New Delhi, Feb 24 (PTI) Eminent Manipuri poet Robin S Ngangom believes it is wrong to typecast the poets from North East as unduly obsessed with the poetry of “politics” and “brutality”. Also Read - Ahead of Christmas, Top US Scientist Fauci Warns of 'Surge Upon Surge' in COVID-19 Cases
Ngangom, who writes in English and Meitei, says some poets have moved beyond merely recording the events of insurgency. Also Read - Night Curfew Till End of The Year, Cap on Social Ceremonies Guests: Is This State Bracing For Fresh Lockdown?
“There is often this charge made that the poets of North East are unduly obsessed with the poetry of politics and brutality. Also Read - Three Million Travellers, 172K Daily COVID-19 Cases: US' Wild Thanksgiving Week is Here
“But few fine poets have moved beyond merely recording events and have internalised the complex conflict between themselves and the social environment,” Ngangom said during the inaugural session of North-East and Northern Writers’ Meet.
He said the poets in Manipur often have to take the risk of writing as a witness to the political violence in the region.
“To be a very tenacious witness to the agonising and recurrent political violence without sensationalising it, is also a risk the poets have to often take. It will be a mistake to typecast them on the basis of these themes alone.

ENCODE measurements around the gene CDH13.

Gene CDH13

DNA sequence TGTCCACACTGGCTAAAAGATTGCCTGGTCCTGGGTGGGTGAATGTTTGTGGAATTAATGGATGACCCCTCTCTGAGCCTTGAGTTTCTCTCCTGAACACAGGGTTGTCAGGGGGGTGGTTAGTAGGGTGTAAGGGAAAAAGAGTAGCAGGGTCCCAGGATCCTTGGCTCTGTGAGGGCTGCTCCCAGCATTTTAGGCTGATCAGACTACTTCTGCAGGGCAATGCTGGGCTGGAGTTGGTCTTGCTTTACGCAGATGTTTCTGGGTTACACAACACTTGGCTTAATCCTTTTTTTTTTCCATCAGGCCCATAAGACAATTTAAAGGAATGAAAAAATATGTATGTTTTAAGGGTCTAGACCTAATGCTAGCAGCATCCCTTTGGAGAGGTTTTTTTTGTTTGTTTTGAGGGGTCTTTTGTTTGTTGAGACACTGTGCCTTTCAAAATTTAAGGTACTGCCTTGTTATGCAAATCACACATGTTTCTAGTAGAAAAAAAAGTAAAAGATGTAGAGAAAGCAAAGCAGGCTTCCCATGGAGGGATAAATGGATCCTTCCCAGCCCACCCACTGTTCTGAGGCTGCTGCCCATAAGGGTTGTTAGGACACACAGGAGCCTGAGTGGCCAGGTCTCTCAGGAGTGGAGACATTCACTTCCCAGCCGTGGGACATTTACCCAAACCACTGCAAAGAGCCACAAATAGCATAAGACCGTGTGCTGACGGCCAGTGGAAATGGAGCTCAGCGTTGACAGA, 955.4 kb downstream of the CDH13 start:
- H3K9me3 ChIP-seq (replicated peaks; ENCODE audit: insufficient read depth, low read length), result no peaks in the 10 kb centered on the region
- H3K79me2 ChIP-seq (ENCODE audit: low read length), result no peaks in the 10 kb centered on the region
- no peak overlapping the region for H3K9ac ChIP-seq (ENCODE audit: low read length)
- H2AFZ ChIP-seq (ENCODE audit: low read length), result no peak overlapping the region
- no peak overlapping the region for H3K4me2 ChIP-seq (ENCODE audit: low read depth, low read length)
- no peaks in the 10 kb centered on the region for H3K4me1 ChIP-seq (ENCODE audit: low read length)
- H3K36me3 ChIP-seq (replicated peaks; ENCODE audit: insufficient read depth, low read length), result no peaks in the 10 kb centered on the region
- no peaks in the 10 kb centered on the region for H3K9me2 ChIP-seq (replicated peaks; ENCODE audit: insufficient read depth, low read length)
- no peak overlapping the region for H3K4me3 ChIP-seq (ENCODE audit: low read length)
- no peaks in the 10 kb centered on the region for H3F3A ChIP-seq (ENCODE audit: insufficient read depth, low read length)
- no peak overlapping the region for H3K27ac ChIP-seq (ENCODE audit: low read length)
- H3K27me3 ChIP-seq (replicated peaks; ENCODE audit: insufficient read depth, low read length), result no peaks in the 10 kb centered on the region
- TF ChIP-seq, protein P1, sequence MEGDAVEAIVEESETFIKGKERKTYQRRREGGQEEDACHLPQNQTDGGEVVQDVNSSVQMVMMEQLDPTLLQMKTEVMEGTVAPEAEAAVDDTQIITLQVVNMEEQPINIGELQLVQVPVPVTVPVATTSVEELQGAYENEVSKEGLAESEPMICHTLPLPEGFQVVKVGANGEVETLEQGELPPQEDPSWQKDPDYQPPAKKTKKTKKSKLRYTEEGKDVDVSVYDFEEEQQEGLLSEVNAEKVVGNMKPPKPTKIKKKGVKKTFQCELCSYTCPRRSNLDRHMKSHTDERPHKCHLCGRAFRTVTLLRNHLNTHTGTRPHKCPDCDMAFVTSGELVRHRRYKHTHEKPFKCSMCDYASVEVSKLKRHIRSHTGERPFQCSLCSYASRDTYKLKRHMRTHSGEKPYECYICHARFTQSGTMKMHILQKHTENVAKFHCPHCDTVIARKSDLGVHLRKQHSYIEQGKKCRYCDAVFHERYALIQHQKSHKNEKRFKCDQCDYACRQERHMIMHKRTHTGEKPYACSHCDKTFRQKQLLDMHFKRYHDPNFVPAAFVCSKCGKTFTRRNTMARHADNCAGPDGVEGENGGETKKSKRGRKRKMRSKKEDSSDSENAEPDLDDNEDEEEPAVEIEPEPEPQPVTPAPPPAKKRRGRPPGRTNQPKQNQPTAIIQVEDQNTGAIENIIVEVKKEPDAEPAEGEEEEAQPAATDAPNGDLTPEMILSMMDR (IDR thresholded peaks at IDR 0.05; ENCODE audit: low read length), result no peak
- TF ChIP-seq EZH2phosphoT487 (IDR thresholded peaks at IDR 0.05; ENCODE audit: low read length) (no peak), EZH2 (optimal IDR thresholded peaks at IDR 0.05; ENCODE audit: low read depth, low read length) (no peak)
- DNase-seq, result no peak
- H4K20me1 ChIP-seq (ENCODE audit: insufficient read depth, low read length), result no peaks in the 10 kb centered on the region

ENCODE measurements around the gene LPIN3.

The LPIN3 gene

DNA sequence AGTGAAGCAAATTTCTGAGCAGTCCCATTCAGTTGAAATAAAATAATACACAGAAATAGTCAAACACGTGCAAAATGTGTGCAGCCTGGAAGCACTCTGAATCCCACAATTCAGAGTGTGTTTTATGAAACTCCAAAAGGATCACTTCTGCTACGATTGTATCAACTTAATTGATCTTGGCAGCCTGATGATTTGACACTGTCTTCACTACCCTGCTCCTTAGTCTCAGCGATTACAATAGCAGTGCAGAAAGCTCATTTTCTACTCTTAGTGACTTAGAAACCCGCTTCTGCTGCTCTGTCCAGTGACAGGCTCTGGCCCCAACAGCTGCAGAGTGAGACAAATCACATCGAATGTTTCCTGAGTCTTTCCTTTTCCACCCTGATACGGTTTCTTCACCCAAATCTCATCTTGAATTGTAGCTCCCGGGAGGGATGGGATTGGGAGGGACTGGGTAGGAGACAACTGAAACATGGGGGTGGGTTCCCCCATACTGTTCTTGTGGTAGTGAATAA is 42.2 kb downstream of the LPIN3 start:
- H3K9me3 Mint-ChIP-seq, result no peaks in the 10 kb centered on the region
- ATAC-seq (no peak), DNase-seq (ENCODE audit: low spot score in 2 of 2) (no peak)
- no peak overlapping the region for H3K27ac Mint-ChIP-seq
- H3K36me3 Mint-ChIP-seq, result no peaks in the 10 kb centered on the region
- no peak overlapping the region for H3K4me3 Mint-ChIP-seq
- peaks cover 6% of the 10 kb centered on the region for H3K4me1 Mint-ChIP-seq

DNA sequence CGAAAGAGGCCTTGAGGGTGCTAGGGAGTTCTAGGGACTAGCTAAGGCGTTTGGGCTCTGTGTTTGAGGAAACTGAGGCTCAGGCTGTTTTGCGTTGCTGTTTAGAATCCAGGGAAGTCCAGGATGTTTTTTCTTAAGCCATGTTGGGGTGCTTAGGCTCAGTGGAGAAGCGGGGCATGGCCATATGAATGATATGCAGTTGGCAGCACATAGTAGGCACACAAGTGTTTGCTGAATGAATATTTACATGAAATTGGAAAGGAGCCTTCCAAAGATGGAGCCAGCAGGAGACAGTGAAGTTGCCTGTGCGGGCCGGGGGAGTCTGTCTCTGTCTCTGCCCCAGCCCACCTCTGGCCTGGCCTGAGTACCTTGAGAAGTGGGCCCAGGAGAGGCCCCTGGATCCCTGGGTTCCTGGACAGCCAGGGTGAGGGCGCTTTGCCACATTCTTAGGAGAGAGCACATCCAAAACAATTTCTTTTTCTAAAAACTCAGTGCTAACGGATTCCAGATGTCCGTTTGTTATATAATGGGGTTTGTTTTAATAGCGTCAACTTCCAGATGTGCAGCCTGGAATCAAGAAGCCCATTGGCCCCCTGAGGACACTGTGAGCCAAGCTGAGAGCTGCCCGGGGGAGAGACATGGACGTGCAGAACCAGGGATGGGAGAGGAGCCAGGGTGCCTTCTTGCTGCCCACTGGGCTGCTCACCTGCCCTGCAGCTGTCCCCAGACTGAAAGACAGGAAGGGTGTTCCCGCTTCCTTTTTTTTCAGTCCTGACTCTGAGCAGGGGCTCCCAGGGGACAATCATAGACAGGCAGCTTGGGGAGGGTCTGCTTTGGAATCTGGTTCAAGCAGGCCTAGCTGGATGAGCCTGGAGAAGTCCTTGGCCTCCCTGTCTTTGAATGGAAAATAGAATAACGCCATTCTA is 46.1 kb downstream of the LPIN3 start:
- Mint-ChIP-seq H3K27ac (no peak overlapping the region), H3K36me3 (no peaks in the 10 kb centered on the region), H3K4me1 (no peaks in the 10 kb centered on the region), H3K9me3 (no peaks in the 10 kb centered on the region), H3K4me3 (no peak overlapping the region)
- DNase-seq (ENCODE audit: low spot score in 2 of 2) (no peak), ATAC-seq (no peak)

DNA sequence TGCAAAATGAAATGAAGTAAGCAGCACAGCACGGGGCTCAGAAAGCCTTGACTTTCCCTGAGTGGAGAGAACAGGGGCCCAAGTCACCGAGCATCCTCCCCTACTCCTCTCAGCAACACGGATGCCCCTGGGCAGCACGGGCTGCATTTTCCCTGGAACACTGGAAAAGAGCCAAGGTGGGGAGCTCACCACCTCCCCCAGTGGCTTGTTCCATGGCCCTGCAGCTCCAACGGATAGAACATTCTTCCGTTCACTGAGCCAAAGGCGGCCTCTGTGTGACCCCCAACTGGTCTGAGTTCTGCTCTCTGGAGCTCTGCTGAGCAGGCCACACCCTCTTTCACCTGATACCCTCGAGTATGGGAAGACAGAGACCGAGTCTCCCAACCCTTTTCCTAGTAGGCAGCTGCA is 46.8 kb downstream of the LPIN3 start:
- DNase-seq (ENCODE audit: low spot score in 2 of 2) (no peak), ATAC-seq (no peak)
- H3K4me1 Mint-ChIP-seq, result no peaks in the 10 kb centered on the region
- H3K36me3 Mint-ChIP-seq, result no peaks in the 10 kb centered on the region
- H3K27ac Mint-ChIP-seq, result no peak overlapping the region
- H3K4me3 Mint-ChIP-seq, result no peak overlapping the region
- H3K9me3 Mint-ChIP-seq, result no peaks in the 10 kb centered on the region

“When the reality becomes oppressive poets in Manipur seek refuge in irony, parody and satire which is often directed at themselves,” he said.
Ngangom believes that North East remains largely “misunderstood” and is “singled out” as India’s insurgent heartland.
“North East is not a homogeneous province. We have a very slender historical and geographical link to the rest of India.
It remains little known and perhaps largely misunderstood. It has been singled out as India’s insurgent heartland.
“Any introduction to the poetry of North East must address these two important questions that are major constituents of the region,” he said.
According to him, the writer from the North East region differs from his counterparts in a significant way.
“The uniqueness of the North East poetry comes from the consequence of the contemporary events. The writer from the region differs from his counterpart in the mainland in a very significant way,” Ngangom said.
For him, the impact of white missionaries has been “double-edged” for several tribes, as its influence let them deny their own literature.
“With advent of white missionaries from Wales and America it was only natural that the majority of tribes will adopt same kind of literature. Its influence has been exclusively Christian in contrast to the regional languages.
“The literary legacy of these missionaries can be double-edged. While on one hand they gifted literature to several tribes, they also made them deny the existence of their own literature. That is why the poetry of some of the hill tribes even today is seen to be singing hymns and non-existent daffodils in the Wales,” he said.
The session organised at the “Festival of Letters” event by Sahitya Akademi, focuses on the ignored works from the seven states and their contribution to Indian literature.
This is published unedited from the PTI feed.